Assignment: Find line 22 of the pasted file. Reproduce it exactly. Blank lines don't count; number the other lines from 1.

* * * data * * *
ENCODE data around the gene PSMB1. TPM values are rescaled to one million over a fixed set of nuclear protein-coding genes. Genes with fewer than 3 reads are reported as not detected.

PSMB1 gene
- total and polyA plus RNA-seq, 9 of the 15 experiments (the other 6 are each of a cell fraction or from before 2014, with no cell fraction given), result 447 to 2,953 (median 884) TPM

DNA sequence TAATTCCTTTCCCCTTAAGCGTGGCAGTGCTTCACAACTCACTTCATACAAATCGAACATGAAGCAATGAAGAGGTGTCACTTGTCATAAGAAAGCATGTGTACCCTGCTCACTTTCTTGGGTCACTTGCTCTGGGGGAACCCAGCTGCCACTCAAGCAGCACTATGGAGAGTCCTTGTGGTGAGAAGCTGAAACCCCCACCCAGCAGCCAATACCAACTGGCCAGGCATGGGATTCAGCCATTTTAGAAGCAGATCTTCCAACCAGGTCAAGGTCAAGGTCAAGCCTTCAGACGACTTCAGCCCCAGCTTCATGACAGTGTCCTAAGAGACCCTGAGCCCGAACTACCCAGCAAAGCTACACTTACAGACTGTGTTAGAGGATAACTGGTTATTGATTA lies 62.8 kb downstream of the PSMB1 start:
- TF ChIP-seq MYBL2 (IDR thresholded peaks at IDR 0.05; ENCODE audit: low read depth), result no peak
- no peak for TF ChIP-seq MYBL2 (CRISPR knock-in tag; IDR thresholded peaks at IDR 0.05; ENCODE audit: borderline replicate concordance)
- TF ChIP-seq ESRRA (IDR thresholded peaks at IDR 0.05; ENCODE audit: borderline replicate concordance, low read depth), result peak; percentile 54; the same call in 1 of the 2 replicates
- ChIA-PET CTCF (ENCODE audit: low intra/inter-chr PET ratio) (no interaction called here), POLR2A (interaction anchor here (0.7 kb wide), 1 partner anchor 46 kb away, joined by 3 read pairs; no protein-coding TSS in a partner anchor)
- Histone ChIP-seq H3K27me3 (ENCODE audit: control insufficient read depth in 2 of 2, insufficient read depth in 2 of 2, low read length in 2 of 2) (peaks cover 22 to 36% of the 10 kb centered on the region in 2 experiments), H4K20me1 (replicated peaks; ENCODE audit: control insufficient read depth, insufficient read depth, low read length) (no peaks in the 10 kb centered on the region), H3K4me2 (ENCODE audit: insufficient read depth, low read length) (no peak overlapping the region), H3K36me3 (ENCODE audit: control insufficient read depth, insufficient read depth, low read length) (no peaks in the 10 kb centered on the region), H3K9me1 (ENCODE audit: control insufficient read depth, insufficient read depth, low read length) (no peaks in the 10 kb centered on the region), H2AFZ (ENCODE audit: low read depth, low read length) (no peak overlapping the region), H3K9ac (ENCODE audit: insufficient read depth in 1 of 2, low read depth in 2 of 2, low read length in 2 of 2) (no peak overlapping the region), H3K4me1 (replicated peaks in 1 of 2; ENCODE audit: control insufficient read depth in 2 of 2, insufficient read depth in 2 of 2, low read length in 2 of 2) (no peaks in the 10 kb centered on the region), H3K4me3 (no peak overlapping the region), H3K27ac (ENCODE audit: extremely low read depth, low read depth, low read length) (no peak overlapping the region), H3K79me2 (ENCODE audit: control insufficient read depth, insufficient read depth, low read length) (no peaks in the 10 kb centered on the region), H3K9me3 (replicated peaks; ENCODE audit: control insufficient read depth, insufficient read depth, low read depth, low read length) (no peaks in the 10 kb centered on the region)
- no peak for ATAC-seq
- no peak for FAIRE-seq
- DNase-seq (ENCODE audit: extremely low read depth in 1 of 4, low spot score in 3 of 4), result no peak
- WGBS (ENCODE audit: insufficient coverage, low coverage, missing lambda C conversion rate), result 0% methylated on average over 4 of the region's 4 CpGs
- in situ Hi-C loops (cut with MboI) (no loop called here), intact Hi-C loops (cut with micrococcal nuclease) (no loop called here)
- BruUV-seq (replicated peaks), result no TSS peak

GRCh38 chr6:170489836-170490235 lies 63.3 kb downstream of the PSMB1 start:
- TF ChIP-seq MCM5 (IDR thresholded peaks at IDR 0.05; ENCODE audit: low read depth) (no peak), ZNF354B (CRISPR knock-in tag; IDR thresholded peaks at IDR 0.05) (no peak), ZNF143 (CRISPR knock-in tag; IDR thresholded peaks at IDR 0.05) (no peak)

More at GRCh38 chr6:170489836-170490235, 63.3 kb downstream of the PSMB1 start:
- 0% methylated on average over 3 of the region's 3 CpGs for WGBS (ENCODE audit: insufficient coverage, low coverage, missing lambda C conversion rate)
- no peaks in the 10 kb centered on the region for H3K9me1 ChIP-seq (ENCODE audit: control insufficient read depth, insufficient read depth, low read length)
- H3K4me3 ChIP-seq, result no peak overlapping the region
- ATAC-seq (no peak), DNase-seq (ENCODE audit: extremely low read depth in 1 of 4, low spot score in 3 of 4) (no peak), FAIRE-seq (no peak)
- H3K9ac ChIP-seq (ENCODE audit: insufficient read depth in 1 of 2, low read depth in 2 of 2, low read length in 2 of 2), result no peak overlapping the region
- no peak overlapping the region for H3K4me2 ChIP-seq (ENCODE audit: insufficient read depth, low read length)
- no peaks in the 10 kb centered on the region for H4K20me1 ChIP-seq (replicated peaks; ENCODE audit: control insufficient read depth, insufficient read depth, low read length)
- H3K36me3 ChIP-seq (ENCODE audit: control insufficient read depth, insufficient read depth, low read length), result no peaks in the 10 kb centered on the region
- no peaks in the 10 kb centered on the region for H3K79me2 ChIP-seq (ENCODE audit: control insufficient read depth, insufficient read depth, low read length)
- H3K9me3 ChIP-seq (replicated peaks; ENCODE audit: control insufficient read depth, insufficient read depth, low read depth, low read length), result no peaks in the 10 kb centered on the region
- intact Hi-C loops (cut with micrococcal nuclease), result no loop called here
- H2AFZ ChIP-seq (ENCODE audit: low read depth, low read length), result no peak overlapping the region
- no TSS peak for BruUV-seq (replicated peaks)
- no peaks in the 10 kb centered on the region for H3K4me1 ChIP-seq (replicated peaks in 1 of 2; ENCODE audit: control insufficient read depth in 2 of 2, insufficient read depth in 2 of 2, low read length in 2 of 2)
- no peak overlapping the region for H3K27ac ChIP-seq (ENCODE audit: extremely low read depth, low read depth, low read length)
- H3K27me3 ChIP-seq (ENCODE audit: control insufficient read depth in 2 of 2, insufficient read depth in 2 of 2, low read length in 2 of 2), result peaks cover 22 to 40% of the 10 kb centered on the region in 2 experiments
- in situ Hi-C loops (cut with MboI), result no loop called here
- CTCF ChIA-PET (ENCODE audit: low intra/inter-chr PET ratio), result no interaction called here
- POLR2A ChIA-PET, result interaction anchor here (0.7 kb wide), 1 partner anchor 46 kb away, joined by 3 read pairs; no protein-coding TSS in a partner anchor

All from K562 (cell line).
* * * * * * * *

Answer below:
- ATAC-seq (no peak), DNase-seq (ENCODE audit: extremely low read depth in 1 of 4, low spot score in 3 of 4) (no peak), FAIRE-seq (no peak)